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California's 'I-5 Strangler' Is Found Dead In His Prison Cell In What Authorities Are Calling A Homicide
Roger Kibbe — who was often known to cut pieces of his victims' hair or clothing for a souvenir — was linked to the rapes and murders of at least seven women and had been serving a life sentence.
A California serial killer known as the “I-5 Strangler” was found dead in his cell Sunday in what authorities believe was a homicide.
Correctional officers discovered 81-year-old Roger Kibbe—who raped and killed at least seven women—dead around 12:40 a.m. Sunday during an institution population count at Mule Creek State Prison, according to a news release from the California Department of Corrections and Rehabilitation. Kibbe’s cellmate Jason Budrow, 40, was found standing in the cell next to the “unresponsive” body, authorities said.
“Medical staff immediately responded to the incident and transported Kibbe to the institution health care facility for higher level of care,” officials said. “Life-saving measures were unsuccessful and Kibbe was pronounced deceased at 1:23 a.m. by institution medical staff.”
No cause of death was announced.
Kibbe was serving multiple life sentences for a string of murders of women and girls in the 1970s and ‘80s. He often cut his victim’s clothing and hair with scissors and then kept the items as trophies, according to the Bay Area News Group.
Budrow was also serving a life sentence without the possibility for parole for first-degree murder, officials said. He's been moved to the administrative segregation unit while the investigation into Kibbe’s death continues.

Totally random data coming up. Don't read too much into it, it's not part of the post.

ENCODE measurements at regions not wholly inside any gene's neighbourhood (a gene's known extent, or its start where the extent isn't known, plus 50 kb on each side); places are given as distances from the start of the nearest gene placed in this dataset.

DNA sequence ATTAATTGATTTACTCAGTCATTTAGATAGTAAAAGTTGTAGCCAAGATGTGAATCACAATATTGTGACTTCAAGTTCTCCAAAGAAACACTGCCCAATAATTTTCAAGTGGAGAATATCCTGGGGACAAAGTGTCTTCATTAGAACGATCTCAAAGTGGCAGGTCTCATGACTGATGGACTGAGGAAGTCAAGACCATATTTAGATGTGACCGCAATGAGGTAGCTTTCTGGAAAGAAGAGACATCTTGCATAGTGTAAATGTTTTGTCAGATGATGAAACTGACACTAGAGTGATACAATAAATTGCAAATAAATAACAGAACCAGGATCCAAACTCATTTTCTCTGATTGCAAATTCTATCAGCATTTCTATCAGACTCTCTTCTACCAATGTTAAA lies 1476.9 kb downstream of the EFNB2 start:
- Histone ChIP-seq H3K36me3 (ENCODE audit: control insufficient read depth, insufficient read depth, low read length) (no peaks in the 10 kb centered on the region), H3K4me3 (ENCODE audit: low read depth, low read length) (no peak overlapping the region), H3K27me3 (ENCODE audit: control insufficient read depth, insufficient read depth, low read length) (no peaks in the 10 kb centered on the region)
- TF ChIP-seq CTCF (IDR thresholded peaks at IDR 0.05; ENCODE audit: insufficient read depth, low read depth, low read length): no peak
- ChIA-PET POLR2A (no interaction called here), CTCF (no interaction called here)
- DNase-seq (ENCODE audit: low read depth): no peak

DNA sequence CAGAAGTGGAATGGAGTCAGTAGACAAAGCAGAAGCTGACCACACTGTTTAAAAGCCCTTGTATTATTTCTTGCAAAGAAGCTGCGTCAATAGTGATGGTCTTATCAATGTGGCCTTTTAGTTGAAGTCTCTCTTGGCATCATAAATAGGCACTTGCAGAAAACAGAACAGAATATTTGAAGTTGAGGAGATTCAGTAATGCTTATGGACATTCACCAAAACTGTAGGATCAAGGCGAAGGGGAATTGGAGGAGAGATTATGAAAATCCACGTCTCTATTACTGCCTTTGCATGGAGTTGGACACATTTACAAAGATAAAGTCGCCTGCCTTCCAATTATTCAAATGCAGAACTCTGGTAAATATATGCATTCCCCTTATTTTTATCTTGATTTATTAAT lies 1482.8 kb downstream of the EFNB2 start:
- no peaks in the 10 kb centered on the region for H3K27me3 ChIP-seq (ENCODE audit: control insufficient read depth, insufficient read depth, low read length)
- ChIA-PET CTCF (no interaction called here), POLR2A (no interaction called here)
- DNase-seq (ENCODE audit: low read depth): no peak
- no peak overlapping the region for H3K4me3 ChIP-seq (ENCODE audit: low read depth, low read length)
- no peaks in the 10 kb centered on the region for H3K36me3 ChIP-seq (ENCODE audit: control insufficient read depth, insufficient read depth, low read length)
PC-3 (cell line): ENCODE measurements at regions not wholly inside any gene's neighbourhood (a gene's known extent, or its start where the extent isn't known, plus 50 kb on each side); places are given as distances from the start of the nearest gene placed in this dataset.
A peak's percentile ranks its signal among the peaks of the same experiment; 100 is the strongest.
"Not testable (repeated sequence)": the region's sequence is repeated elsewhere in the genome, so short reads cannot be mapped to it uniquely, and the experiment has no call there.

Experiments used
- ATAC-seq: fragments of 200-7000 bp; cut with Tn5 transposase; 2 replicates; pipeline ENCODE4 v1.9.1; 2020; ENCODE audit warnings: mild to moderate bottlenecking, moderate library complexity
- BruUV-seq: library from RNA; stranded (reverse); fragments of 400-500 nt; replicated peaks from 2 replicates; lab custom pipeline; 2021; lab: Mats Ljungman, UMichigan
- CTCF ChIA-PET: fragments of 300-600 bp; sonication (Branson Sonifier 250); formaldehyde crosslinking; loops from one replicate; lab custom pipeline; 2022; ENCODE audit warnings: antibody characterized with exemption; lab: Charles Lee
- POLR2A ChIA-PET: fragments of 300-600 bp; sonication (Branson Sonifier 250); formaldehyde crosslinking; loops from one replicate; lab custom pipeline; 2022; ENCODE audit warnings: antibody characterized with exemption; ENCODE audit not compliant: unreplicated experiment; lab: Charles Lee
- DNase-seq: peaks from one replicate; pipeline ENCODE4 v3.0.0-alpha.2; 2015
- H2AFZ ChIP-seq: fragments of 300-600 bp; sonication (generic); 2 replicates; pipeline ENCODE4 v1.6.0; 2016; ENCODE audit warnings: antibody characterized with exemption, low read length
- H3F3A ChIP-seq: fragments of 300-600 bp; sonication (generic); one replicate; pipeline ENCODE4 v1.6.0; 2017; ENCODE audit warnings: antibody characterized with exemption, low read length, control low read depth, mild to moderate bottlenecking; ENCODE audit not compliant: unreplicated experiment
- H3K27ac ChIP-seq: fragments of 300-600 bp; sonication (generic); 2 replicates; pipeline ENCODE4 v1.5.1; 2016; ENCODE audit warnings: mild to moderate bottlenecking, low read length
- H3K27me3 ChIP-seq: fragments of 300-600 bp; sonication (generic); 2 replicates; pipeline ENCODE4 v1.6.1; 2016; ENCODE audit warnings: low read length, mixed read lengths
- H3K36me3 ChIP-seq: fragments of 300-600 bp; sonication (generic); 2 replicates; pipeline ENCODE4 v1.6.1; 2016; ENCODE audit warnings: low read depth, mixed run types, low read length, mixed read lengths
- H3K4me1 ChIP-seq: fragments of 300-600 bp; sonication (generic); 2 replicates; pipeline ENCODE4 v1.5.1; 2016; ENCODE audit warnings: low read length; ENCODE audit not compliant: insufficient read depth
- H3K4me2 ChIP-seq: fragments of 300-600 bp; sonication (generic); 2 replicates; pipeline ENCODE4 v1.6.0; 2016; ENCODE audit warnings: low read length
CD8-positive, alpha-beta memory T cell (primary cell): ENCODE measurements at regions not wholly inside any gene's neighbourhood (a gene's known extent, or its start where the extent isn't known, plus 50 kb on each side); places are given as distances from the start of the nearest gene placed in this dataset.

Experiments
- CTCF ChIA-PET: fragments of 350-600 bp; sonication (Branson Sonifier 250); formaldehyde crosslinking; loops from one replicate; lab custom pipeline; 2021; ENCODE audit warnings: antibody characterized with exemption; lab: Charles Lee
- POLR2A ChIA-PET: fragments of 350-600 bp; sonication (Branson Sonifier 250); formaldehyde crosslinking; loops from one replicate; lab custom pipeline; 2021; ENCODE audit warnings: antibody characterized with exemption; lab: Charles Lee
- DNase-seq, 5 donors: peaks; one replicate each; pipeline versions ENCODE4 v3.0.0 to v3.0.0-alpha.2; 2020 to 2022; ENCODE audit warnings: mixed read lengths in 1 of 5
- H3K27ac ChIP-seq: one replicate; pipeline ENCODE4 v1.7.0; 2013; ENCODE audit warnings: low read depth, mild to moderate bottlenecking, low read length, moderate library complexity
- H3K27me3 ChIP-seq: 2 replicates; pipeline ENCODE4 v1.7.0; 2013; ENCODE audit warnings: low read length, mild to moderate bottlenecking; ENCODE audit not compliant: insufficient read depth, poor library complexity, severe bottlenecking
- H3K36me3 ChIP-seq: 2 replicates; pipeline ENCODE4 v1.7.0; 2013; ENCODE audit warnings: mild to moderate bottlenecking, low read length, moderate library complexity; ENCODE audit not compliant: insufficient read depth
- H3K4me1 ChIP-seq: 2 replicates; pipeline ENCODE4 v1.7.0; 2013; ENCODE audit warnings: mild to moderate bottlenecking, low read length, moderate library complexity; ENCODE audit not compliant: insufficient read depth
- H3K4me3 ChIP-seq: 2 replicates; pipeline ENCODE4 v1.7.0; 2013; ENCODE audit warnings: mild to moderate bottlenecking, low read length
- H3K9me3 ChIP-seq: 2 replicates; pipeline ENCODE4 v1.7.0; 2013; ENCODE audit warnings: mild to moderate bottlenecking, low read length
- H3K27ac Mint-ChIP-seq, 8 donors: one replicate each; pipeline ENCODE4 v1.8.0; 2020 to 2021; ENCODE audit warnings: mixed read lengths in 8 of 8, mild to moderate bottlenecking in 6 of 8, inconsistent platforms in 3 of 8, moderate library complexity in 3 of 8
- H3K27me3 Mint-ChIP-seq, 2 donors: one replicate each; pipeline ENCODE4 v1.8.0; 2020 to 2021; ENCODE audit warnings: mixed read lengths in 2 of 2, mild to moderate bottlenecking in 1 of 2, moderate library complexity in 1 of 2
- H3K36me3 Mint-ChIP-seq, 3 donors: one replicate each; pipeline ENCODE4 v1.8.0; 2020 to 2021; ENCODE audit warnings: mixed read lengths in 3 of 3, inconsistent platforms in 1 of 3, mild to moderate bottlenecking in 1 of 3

Kibbe was convicted in 1991 of strangling 17-year-old runaway Darcine Frackenpohl four years earlier, according to The Sacramento Bee.
He was later linked to six additional murders in the early 2000s after the emergence of DNA technology. He pleaded guilty to new murder counts with special enhancements for rape and kidnapping in 2009 and was sentenced to consecutive life sentences behind bars in exchange for prosecutors agreeing not to seek the death penalty.
Kibbe’s first known murder was of 21-year-old Lou Ellen Burleigh in 1977, who disappeared after going to a job interview for a cosmetics job at a Pleasant Hill shopping center.
Burleigh had told family members before she disappeared that she'd met a man who claimed to work at the shopping center but told her that because the center was under construction, she’d have to do the job interview in his van. She was uneasy about the arrangement but nothing unusual happened during their first meeting. She returned the next day for a second interview and disappeared, the Bay Area News Group reports.
Kibbe later confessed to tying her up, driving her to Lake Berryessa, raping her and killing her.
A bone fragment belonging to the 21-year-old was discovered in 2011 after Kibbe told authorities where he had disposed of the body.
Kibbe was also connected to the killings of five other women in 1986: Barbara Ann Scott, Stephanie Brown, Charmaine Sabrah, Katherine Kelly Quinones and Lora Heedrick.
Heedrick’s body was found Sept. 6, 1986 near Highway 12 and Interstate 5, nearly five months after the 21-year-old was last spotted getting into a car in her hometown of Modesto.
Brown, 19, was also discovered strangled and sexually assaulted along Highway 12 in July 1986.
Sabrah, of Sacramento, disappeared on Aug. 17, 1986 after her car broke down along I-5. The 26-year-old left her mom with the broken down vehicle and accepted a ride from a man in a two-seater sports car who had offered to help. She was found dead, strangled by her tank top, in November of that year near Highway 124 in Amador County.
The next year, authorities said Frackenpohl was strangled to death with a cord with dowels on both ends. The item was later discovered in Kibbe’s storage locker.
Its not known whether he may have had other, unidentified victims.
His crimes and unique signature were also profiled in an episode of Oxygen's "Mark of a Killer."